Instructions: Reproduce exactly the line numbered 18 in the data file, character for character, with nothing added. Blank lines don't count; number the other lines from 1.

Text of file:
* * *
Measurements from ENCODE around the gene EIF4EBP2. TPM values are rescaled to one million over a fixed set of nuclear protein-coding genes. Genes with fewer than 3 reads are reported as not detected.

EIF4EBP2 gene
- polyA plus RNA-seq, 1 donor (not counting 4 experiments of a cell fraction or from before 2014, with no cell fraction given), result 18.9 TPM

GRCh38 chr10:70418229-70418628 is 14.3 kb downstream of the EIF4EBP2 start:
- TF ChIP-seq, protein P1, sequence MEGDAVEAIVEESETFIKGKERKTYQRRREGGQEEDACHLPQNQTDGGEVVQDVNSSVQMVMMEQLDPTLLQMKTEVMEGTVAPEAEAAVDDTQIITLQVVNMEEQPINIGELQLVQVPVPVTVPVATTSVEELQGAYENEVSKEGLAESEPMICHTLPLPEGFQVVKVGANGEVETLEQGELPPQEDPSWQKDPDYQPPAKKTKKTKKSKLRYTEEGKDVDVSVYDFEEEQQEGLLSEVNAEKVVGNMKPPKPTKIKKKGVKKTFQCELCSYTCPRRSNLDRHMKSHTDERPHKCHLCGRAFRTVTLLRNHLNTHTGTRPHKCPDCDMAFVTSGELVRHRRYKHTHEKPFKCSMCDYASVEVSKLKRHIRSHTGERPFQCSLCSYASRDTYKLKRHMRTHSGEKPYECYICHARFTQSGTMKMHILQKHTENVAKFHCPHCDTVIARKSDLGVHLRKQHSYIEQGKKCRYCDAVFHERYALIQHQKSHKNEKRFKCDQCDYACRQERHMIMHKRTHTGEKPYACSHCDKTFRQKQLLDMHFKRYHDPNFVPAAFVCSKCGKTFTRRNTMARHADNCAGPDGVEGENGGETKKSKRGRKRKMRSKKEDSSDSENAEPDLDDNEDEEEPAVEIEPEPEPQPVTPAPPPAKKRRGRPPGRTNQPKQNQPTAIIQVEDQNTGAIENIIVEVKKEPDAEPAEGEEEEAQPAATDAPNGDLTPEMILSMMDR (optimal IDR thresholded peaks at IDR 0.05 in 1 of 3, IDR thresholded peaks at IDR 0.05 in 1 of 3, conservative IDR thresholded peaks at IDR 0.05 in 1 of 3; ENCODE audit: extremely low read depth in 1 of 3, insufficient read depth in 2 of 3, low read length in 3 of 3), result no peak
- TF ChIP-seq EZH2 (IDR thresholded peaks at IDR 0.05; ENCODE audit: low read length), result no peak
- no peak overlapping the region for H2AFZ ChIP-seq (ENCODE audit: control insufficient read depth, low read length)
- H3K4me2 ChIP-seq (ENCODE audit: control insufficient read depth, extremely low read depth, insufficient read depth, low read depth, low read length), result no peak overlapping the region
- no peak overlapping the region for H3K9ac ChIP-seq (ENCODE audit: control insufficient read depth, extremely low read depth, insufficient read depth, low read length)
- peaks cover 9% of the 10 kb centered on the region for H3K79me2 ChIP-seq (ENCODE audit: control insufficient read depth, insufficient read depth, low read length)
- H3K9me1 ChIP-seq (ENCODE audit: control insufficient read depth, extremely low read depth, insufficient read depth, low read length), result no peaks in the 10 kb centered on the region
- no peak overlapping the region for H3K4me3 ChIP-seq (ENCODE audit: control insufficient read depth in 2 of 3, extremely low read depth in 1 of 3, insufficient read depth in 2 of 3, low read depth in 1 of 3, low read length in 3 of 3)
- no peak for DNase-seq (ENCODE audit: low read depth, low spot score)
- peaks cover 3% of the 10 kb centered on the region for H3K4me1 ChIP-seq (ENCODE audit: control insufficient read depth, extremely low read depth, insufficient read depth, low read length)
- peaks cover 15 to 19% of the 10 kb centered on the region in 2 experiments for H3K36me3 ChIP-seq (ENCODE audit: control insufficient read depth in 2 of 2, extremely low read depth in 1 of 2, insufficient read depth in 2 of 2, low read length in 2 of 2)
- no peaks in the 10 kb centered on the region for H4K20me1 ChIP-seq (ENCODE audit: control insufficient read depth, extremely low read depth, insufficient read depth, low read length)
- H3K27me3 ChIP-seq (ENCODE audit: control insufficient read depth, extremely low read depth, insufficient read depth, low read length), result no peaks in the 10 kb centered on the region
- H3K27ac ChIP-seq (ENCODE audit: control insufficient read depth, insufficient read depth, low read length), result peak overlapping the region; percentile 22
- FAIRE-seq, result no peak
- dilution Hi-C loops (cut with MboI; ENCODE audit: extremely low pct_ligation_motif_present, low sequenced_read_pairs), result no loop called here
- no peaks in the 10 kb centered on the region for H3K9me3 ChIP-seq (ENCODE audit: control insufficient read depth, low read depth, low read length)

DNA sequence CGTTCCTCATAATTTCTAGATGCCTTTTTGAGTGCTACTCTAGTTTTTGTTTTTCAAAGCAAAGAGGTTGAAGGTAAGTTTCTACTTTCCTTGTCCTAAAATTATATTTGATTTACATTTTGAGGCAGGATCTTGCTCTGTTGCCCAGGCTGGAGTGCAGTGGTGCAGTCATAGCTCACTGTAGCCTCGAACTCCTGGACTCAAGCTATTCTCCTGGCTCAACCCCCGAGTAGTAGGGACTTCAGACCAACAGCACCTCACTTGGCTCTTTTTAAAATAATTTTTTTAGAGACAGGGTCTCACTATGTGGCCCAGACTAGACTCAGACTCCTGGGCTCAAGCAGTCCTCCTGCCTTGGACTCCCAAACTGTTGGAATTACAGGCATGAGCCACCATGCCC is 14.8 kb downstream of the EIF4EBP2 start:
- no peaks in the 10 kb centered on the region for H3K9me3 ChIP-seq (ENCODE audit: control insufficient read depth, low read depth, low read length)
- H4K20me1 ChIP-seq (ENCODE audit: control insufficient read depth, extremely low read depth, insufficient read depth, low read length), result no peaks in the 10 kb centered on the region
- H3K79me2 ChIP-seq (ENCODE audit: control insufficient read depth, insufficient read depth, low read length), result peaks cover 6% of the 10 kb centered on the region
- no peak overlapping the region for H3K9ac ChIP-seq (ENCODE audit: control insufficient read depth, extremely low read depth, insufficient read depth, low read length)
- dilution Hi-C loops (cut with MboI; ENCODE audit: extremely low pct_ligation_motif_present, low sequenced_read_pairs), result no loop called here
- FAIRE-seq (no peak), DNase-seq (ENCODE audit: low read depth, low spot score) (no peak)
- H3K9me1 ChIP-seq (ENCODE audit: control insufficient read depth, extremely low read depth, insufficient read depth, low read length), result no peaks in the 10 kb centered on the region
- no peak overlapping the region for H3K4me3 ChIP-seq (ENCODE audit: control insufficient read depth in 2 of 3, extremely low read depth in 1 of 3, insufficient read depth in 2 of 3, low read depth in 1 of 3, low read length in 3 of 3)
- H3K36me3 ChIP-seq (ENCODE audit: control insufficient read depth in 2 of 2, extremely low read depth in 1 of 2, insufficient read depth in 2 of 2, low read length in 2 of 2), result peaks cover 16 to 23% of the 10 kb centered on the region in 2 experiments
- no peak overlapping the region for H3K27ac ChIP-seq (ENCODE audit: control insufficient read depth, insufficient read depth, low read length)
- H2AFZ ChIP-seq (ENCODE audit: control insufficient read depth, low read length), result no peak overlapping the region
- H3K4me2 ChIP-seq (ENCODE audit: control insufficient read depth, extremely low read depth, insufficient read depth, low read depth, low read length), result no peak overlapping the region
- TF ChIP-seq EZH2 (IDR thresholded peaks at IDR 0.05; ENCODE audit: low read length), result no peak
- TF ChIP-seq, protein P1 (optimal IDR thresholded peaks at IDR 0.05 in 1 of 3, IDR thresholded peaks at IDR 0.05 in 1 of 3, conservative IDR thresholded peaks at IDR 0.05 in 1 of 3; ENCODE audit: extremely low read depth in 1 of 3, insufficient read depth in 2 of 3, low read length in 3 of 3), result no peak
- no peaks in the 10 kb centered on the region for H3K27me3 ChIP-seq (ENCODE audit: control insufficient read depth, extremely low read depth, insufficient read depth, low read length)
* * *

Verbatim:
- H3K27ac ChIP-seq (ENCODE audit: control insufficient read depth, insufficient read depth, low read length), result peak overlapping the region; percentile 22